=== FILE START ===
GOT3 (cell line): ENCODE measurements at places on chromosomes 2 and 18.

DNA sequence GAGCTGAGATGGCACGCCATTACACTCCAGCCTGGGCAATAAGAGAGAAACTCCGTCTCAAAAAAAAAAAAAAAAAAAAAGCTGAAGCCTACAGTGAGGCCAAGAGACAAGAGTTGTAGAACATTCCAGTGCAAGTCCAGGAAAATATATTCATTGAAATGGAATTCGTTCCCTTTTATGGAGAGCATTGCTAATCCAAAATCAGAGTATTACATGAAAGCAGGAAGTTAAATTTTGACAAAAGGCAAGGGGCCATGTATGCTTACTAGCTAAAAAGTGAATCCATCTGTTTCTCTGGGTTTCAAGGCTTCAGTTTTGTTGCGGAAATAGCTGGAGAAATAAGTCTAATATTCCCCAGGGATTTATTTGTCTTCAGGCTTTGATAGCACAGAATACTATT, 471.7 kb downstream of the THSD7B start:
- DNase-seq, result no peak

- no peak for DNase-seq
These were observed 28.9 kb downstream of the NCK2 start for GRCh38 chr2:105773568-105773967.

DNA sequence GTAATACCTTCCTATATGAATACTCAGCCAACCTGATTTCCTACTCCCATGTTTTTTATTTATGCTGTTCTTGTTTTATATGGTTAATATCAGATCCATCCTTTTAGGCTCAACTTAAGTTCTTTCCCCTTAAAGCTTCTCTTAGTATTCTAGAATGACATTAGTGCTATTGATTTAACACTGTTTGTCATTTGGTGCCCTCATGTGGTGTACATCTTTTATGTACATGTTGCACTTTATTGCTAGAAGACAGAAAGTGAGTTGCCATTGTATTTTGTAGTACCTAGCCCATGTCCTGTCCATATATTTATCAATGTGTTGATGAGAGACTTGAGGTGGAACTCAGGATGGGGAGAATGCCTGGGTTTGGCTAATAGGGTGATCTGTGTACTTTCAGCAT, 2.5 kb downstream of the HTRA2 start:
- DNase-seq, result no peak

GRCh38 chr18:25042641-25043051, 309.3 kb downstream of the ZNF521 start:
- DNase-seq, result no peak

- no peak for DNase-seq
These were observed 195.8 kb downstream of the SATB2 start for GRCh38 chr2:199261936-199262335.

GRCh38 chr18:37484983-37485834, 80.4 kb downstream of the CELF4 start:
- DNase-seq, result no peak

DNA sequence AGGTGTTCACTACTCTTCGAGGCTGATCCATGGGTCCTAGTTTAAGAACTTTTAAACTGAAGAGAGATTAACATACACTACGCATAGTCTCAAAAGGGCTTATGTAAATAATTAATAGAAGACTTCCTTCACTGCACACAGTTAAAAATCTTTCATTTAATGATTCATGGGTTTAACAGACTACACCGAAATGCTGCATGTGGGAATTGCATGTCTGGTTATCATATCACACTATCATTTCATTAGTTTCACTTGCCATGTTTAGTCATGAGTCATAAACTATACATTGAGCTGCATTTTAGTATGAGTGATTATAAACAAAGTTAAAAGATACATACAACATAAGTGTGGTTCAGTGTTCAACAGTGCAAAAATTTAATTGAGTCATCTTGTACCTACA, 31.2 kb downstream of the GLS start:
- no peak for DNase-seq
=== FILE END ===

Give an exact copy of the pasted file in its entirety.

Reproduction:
GOT3 (cell line): ENCODE measurements at places on chromosomes 2 and 18.

DNA sequence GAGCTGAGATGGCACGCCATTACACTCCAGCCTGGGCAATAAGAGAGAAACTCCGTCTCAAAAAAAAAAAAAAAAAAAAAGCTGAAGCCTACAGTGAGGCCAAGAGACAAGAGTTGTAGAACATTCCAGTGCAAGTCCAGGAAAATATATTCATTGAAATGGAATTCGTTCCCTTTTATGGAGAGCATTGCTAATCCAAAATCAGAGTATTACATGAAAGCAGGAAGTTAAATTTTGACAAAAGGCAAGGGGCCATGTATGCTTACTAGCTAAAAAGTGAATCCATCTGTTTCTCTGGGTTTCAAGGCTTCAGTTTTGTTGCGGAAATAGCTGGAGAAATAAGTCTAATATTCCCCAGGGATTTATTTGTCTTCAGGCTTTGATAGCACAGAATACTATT, 471.7 kb downstream of the THSD7B start:
- DNase-seq, result no peak

- no peak for DNase-seq
These were observed 28.9 kb downstream of the NCK2 start for GRCh38 chr2:105773568-105773967.

DNA sequence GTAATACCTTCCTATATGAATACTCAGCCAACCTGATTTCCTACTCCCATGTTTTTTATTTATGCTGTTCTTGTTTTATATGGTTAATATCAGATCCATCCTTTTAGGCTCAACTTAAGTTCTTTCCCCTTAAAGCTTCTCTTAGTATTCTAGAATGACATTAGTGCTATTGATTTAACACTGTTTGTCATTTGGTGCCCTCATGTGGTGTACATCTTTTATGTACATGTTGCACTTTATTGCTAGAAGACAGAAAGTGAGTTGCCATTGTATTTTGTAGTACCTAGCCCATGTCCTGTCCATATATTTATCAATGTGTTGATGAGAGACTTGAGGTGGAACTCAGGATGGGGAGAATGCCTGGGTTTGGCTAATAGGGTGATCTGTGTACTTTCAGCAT, 2.5 kb downstream of the HTRA2 start:
- DNase-seq, result no peak

GRCh38 chr18:25042641-25043051, 309.3 kb downstream of the ZNF521 start:
- DNase-seq, result no peak

- no peak for DNase-seq
These were observed 195.8 kb downstream of the SATB2 start for GRCh38 chr2:199261936-199262335.

GRCh38 chr18:37484983-37485834, 80.4 kb downstream of the CELF4 start:
- DNase-seq, result no peak

DNA sequence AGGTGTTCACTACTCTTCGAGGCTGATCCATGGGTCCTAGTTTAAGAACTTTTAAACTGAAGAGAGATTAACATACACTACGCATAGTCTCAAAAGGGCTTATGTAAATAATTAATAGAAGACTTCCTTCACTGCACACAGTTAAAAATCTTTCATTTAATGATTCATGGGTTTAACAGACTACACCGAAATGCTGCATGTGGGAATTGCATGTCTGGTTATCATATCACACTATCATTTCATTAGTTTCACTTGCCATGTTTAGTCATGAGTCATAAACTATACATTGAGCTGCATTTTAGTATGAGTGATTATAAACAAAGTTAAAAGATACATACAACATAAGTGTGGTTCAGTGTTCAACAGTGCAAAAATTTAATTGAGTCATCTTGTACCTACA, 31.2 kb downstream of the GLS start:
- no peak for DNase-seq